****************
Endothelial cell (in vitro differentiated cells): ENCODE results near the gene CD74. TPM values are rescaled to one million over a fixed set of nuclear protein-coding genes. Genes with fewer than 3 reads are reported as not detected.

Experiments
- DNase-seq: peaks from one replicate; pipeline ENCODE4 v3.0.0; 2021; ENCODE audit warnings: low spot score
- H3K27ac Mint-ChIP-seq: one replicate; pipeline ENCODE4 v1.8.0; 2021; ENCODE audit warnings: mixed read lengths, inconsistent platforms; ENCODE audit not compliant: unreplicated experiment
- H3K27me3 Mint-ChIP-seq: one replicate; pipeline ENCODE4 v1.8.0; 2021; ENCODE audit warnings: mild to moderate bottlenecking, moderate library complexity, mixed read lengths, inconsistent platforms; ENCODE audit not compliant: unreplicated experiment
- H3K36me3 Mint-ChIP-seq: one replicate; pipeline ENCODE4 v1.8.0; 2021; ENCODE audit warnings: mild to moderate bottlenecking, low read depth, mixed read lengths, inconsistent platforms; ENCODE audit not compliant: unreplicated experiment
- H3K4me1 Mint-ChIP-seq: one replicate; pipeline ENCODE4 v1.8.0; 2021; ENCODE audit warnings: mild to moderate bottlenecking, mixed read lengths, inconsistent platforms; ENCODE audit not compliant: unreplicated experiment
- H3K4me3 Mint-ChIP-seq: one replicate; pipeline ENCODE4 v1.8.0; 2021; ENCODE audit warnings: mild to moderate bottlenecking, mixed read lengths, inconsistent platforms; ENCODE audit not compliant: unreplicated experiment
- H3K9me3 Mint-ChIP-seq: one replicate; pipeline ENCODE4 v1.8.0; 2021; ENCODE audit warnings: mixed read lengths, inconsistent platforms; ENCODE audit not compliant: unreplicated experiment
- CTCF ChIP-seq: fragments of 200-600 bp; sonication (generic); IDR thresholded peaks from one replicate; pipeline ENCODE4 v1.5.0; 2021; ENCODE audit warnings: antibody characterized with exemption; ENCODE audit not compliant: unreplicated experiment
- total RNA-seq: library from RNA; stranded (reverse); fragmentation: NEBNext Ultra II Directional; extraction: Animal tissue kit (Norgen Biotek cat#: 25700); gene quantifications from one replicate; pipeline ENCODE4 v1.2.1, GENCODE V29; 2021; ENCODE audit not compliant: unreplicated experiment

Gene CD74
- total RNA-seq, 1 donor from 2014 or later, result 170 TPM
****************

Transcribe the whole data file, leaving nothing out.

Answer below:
Endothelial cell (in vitro differentiated cells): ENCODE results near the gene CD74. TPM values are rescaled to one million over a fixed set of nuclear protein-coding genes. Genes with fewer than 3 reads are reported as not detected.

Experiments
- DNase-seq: peaks from one replicate; pipeline ENCODE4 v3.0.0; 2021; ENCODE audit warnings: low spot score
- H3K27ac Mint-ChIP-seq: one replicate; pipeline ENCODE4 v1.8.0; 2021; ENCODE audit warnings: mixed read lengths, inconsistent platforms; ENCODE audit not compliant: unreplicated experiment
- H3K27me3 Mint-ChIP-seq: one replicate; pipeline ENCODE4 v1.8.0; 2021; ENCODE audit warnings: mild to moderate bottlenecking, moderate library complexity, mixed read lengths, inconsistent platforms; ENCODE audit not compliant: unreplicated experiment
- H3K36me3 Mint-ChIP-seq: one replicate; pipeline ENCODE4 v1.8.0; 2021; ENCODE audit warnings: mild to moderate bottlenecking, low read depth, mixed read lengths, inconsistent platforms; ENCODE audit not compliant: unreplicated experiment
- H3K4me1 Mint-ChIP-seq: one replicate; pipeline ENCODE4 v1.8.0; 2021; ENCODE audit warnings: mild to moderate bottlenecking, mixed read lengths, inconsistent platforms; ENCODE audit not compliant: unreplicated experiment
- H3K4me3 Mint-ChIP-seq: one replicate; pipeline ENCODE4 v1.8.0; 2021; ENCODE audit warnings: mild to moderate bottlenecking, mixed read lengths, inconsistent platforms; ENCODE audit not compliant: unreplicated experiment
- H3K9me3 Mint-ChIP-seq: one replicate; pipeline ENCODE4 v1.8.0; 2021; ENCODE audit warnings: mixed read lengths, inconsistent platforms; ENCODE audit not compliant: unreplicated experiment
- CTCF ChIP-seq: fragments of 200-600 bp; sonication (generic); IDR thresholded peaks from one replicate; pipeline ENCODE4 v1.5.0; 2021; ENCODE audit warnings: antibody characterized with exemption; ENCODE audit not compliant: unreplicated experiment
- total RNA-seq: library from RNA; stranded (reverse); fragmentation: NEBNext Ultra II Directional; extraction: Animal tissue kit (Norgen Biotek cat#: 25700); gene quantifications from one replicate; pipeline ENCODE4 v1.2.1, GENCODE V29; 2021; ENCODE audit not compliant: unreplicated experiment

Gene CD74
- total RNA-seq, 1 donor from 2014 or later, result 170 TPM